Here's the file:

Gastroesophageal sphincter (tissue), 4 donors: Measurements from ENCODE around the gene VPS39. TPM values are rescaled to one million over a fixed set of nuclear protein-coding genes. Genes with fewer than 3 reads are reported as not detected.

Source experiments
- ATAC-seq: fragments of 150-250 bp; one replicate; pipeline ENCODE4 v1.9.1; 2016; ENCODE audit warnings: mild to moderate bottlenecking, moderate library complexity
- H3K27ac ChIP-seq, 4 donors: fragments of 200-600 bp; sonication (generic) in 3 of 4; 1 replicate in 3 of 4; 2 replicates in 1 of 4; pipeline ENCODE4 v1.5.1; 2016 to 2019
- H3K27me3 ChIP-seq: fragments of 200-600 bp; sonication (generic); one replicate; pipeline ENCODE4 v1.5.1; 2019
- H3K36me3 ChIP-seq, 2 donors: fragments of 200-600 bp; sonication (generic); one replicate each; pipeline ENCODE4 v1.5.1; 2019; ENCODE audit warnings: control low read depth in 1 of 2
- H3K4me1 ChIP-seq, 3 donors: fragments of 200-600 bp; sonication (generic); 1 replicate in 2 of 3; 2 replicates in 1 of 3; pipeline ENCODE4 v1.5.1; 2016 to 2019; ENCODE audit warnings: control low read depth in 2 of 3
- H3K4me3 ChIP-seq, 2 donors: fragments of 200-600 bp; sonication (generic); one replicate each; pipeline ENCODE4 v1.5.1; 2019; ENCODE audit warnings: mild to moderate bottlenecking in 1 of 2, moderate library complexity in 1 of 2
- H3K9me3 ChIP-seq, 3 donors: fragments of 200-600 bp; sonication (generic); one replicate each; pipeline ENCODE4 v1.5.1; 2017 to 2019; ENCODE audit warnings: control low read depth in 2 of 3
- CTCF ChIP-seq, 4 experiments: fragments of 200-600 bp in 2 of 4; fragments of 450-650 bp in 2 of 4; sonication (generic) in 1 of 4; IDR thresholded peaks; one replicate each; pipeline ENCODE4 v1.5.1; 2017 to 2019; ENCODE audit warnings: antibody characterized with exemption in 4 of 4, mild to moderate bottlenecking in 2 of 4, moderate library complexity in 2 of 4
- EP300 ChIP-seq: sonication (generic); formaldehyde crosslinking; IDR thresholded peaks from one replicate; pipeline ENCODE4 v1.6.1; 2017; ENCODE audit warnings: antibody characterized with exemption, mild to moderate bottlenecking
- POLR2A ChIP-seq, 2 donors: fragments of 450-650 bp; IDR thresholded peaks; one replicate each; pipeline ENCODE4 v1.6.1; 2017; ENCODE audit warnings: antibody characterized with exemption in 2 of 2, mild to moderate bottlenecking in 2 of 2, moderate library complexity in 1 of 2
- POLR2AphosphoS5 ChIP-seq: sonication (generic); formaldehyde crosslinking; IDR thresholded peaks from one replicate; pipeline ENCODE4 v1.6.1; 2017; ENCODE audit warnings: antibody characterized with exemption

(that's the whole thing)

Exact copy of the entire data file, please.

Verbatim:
Gastroesophageal sphincter (tissue), 4 donors: Measurements from ENCODE around the gene VPS39. TPM values are rescaled to one million over a fixed set of nuclear protein-coding genes. Genes with fewer than 3 reads are reported as not detected.

Source experiments
- ATAC-seq: fragments of 150-250 bp; one replicate; pipeline ENCODE4 v1.9.1; 2016; ENCODE audit warnings: mild to moderate bottlenecking, moderate library complexity
- H3K27ac ChIP-seq, 4 donors: fragments of 200-600 bp; sonication (generic) in 3 of 4; 1 replicate in 3 of 4; 2 replicates in 1 of 4; pipeline ENCODE4 v1.5.1; 2016 to 2019
- H3K27me3 ChIP-seq: fragments of 200-600 bp; sonication (generic); one replicate; pipeline ENCODE4 v1.5.1; 2019
- H3K36me3 ChIP-seq, 2 donors: fragments of 200-600 bp; sonication (generic); one replicate each; pipeline ENCODE4 v1.5.1; 2019; ENCODE audit warnings: control low read depth in 1 of 2
- H3K4me1 ChIP-seq, 3 donors: fragments of 200-600 bp; sonication (generic); 1 replicate in 2 of 3; 2 replicates in 1 of 3; pipeline ENCODE4 v1.5.1; 2016 to 2019; ENCODE audit warnings: control low read depth in 2 of 3
- H3K4me3 ChIP-seq, 2 donors: fragments of 200-600 bp; sonication (generic); one replicate each; pipeline ENCODE4 v1.5.1; 2019; ENCODE audit warnings: mild to moderate bottlenecking in 1 of 2, moderate library complexity in 1 of 2
- H3K9me3 ChIP-seq, 3 donors: fragments of 200-600 bp; sonication (generic); one replicate each; pipeline ENCODE4 v1.5.1; 2017 to 2019; ENCODE audit warnings: control low read depth in 2 of 3
- CTCF ChIP-seq, 4 experiments: fragments of 200-600 bp in 2 of 4; fragments of 450-650 bp in 2 of 4; sonication (generic) in 1 of 4; IDR thresholded peaks; one replicate each; pipeline ENCODE4 v1.5.1; 2017 to 2019; ENCODE audit warnings: antibody characterized with exemption in 4 of 4, mild to moderate bottlenecking in 2 of 4, moderate library complexity in 2 of 4
- EP300 ChIP-seq: sonication (generic); formaldehyde crosslinking; IDR thresholded peaks from one replicate; pipeline ENCODE4 v1.6.1; 2017; ENCODE audit warnings: antibody characterized with exemption, mild to moderate bottlenecking
- POLR2A ChIP-seq, 2 donors: fragments of 450-650 bp; IDR thresholded peaks; one replicate each; pipeline ENCODE4 v1.6.1; 2017; ENCODE audit warnings: antibody characterized with exemption in 2 of 2, mild to moderate bottlenecking in 2 of 2, moderate library complexity in 1 of 2
- POLR2AphosphoS5 ChIP-seq: sonication (generic); formaldehyde crosslinking; IDR thresholded peaks from one replicate; pipeline ENCODE4 v1.6.1; 2017; ENCODE audit warnings: antibody characterized with exemption